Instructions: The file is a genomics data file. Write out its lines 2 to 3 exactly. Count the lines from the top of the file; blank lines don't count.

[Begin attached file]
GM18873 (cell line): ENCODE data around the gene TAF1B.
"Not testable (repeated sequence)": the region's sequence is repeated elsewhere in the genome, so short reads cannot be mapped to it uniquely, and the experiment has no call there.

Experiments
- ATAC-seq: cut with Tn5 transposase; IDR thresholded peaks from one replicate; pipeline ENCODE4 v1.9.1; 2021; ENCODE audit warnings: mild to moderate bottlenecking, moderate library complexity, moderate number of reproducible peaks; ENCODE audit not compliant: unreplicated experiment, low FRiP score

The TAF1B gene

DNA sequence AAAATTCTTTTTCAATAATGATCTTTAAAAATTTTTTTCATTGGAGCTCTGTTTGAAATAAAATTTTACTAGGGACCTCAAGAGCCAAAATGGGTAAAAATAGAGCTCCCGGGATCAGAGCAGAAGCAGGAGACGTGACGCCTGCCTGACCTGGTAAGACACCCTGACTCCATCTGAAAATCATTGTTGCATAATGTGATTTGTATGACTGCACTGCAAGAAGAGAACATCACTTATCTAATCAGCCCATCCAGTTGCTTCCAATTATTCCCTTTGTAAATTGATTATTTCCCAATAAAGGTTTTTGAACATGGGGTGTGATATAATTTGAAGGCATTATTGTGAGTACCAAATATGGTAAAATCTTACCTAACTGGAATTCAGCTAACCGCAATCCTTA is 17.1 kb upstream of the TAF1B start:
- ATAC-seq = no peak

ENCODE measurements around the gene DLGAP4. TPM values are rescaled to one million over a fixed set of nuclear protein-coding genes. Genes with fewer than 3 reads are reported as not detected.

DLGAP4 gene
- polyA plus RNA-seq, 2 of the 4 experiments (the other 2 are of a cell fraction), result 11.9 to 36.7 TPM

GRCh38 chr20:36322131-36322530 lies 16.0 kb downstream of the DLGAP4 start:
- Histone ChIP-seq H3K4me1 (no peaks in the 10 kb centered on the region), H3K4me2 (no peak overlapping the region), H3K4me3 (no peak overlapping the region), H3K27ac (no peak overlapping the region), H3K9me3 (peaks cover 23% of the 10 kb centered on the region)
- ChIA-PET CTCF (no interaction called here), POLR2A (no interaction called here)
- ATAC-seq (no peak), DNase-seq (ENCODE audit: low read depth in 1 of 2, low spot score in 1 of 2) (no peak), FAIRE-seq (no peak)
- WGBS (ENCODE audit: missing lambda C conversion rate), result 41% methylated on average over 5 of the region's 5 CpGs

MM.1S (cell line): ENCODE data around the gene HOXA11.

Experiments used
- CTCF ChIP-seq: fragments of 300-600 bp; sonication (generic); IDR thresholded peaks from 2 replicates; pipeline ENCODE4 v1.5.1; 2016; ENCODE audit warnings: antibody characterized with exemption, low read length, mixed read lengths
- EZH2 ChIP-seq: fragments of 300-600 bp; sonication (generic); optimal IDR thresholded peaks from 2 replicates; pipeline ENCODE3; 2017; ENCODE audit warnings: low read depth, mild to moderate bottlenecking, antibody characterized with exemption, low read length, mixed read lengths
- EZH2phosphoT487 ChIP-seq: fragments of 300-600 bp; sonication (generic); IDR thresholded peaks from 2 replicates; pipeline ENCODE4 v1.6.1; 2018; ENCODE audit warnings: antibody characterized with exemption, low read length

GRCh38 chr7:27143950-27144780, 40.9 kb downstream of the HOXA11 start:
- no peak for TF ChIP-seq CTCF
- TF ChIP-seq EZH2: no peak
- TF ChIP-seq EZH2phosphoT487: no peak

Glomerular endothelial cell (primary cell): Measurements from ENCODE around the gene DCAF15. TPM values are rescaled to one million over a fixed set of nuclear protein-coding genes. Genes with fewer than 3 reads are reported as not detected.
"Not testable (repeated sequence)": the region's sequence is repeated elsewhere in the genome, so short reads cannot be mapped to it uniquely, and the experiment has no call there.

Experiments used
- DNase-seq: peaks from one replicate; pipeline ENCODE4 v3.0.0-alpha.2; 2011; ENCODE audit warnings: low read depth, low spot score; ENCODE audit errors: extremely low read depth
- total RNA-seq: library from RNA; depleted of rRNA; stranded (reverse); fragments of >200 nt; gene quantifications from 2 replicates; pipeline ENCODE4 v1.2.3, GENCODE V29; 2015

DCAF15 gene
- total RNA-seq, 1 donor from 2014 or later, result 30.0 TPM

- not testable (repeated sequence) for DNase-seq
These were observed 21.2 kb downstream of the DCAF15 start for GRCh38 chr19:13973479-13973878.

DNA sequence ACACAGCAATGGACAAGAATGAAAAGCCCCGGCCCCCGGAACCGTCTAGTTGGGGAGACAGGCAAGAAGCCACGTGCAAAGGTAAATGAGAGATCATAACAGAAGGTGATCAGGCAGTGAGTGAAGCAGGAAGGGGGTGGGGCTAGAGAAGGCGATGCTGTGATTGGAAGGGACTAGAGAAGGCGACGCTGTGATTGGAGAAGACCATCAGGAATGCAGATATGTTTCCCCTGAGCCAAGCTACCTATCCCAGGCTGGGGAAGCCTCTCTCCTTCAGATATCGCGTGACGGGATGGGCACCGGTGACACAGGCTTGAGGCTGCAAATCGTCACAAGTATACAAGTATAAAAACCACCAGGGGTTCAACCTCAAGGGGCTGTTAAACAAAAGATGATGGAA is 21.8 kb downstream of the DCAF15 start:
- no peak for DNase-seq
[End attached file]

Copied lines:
"Not testable (repeated sequence)": the region's sequence is repeated elsewhere in the genome, so short reads cannot be mapped to it uniquely, and the experiment has no call there.

Experiments